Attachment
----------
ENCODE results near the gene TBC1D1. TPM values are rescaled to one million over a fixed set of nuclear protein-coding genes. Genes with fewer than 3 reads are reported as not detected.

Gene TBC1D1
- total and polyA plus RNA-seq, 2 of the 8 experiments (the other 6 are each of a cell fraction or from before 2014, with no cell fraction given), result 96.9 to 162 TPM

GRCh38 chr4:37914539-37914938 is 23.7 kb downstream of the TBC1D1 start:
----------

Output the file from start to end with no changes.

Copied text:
ENCODE results near the gene TBC1D1. TPM values are rescaled to one million over a fixed set of nuclear protein-coding genes. Genes with fewer than 3 reads are reported as not detected.

Gene TBC1D1
- total and polyA plus RNA-seq, 2 of the 8 experiments (the other 6 are each of a cell fraction or from before 2014, with no cell fraction given), result 96.9 to 162 TPM

GRCh38 chr4:37914539-37914938 is 23.7 kb downstream of the TBC1D1 start: